A Bankruptcy (Amendment) Bill was introduced in May 2015, aimed at improving the process for all: encouraging creditors to exercise greater financial prudence when extending credit; creating a more rehabilitative regime for bankrupts; and appointing private trustees to administer bankruptcy to help optimise public resources.
Of these, the change regarding appointment of private trustees came into effect on 1 August 2016: The requirement for institutional creditors such as banks, finance companies and large business undertakings to appoint a private trustee when administering bankruptcy to a debtor whose debt exceeds S$15,000.
CHANGES FOR INSTITUTIONAL CREDITORS
The move frees up public resources but also spells changes for these institutional creditors.
Prior to August, over 90% of bankruptcies in Singapore were administered by the Official Assignee, a civil service officer who seeks to recover assets from the insolvent to satisfy debts owed to creditors. This administrative undertaking placed a sizeable strain on public resources, especially when bankruptcy applications are on the upswing.
As an illustration, the total number of undischarged insolvent persons in Singapore stood at 18,890 as of 31 July 2016. From January to July 2016 alone, there were a total of 1,827 bankruptcy applications.
The appointment of private trustees would enable the Official Assignee to focus on administering cases where the applicant is an individual or a small business.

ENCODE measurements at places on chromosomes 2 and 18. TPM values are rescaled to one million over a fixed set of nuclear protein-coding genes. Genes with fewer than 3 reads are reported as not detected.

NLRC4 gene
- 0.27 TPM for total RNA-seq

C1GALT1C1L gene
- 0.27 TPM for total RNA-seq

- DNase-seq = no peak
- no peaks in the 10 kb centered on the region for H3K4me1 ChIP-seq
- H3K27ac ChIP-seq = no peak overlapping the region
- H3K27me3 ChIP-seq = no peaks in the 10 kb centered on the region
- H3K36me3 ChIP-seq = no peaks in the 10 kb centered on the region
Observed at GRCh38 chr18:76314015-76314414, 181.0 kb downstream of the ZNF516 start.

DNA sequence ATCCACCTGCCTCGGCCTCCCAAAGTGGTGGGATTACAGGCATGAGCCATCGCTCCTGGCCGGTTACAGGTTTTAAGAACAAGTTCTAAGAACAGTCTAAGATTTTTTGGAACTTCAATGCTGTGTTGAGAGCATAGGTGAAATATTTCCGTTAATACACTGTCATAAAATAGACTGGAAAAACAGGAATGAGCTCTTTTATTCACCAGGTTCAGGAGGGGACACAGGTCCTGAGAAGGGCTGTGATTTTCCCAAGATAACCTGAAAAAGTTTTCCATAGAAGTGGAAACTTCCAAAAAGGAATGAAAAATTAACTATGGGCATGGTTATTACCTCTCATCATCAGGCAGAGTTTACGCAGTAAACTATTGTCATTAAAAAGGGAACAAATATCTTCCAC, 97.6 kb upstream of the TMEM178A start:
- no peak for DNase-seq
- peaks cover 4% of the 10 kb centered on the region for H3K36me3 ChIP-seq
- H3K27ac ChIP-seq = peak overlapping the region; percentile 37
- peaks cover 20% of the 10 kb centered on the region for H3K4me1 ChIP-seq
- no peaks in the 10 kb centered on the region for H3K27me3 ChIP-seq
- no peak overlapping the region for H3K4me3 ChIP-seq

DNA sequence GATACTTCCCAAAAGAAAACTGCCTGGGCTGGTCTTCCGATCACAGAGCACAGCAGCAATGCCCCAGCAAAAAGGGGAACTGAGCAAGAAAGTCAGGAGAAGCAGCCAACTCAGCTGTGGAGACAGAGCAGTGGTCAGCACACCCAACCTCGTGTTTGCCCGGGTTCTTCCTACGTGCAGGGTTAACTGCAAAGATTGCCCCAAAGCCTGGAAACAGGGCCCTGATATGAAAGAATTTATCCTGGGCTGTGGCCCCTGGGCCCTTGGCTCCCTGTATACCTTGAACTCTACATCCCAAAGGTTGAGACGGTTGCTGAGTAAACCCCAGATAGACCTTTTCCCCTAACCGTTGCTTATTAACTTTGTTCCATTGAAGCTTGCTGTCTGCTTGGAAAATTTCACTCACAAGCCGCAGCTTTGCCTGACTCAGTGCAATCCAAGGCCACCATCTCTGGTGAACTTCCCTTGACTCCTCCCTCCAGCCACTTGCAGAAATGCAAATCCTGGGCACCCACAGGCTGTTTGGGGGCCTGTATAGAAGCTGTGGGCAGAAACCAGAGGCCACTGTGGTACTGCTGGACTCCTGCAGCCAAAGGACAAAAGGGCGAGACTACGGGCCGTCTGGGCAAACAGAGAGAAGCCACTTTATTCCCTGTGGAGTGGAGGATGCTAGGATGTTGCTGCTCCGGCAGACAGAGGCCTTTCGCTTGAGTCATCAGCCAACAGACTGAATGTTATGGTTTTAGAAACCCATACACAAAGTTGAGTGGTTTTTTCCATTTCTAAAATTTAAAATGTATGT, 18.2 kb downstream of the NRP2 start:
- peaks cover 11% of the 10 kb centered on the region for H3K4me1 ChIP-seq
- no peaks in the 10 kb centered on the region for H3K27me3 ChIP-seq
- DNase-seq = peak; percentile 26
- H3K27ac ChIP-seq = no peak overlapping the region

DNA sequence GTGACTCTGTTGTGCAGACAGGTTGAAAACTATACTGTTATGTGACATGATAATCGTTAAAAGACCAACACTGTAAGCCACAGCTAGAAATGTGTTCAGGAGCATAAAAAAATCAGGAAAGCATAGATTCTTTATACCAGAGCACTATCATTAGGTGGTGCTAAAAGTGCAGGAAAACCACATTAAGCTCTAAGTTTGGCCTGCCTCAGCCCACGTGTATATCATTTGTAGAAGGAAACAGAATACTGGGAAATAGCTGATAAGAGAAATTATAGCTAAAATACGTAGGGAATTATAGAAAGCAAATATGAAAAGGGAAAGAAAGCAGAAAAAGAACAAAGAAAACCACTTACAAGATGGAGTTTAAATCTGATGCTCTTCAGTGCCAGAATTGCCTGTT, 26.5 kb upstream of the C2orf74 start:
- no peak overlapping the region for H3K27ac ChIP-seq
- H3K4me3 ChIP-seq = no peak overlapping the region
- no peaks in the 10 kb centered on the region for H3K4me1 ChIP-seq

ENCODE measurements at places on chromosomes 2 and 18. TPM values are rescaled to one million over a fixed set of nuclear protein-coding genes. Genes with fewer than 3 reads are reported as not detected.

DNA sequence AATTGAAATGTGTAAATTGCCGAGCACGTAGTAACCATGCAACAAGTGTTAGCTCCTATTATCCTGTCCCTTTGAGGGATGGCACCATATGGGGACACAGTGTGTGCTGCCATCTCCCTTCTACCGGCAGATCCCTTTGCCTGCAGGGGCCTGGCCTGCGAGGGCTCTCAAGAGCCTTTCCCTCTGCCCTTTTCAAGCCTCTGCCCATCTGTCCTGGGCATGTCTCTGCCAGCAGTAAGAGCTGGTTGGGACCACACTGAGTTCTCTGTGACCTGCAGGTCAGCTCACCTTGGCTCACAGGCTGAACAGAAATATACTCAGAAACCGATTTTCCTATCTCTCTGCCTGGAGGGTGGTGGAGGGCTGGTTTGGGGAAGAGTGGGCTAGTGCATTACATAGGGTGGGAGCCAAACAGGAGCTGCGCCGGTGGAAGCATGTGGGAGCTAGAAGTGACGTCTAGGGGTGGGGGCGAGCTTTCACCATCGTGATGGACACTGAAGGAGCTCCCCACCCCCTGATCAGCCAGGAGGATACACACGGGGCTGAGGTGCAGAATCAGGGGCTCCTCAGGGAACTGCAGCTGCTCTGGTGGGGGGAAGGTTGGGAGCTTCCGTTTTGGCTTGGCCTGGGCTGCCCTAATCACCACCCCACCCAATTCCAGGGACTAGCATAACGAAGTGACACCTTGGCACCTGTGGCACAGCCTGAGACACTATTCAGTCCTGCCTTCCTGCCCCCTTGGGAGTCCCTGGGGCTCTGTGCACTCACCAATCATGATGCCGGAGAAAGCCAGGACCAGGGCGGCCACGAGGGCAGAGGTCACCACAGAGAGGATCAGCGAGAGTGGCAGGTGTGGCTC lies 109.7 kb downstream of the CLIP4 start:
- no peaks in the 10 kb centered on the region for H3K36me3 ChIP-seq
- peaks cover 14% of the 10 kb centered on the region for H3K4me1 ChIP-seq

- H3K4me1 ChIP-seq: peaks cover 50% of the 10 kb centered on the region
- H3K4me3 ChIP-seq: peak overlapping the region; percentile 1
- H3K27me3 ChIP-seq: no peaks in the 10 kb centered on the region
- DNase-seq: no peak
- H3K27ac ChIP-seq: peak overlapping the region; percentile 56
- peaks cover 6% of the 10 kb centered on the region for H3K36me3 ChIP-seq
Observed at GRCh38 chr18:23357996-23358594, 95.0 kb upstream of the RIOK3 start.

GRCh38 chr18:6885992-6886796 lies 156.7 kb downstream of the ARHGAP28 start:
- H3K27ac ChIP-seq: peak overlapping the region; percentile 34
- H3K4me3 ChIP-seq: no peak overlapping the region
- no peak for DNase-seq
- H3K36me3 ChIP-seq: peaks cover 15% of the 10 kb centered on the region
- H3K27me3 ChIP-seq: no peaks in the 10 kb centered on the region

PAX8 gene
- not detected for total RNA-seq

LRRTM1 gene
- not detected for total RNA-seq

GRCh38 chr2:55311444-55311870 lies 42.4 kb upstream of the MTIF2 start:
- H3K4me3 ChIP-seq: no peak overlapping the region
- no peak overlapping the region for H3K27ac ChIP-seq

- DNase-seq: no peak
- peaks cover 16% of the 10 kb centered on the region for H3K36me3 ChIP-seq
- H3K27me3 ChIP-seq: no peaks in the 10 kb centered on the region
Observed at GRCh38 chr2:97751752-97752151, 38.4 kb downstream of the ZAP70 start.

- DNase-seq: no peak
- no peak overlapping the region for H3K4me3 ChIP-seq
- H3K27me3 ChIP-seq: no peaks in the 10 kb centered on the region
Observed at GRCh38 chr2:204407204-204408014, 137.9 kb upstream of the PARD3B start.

Bankruptcy administration can be a rather lengthy process. Even with the introduction of the differentiated discharge framework - a more rehabilitative regime to allow bankrupts to be discharged within clear time frames - the process will still take five to seven years for first time bankrupts, and seven to nine years for repeat bankrupts. This translates into a long-term working partnership between the institutional creditor and private trustee - one that will likely span a number of years.
WHAT TO LOOK OUT FOR WHEN APPOINTING A PRIVATE TRUSTEE
Accordingly, it would serve and institutional creditor well to partner a reliable private trustee with the right experience. Keeping in mind that it is now mandatory for institutional creditors in Singapore to appoint private trustees, a good rule of thumb would be to look out for factors such as prior experience in dealing with the insolvency and Public Trustee's Office and deep knowledge in insolvency administration.
Stay tuned for part II of this article, where we further examine the role of a private trustee as part of the differentiated discharge framework.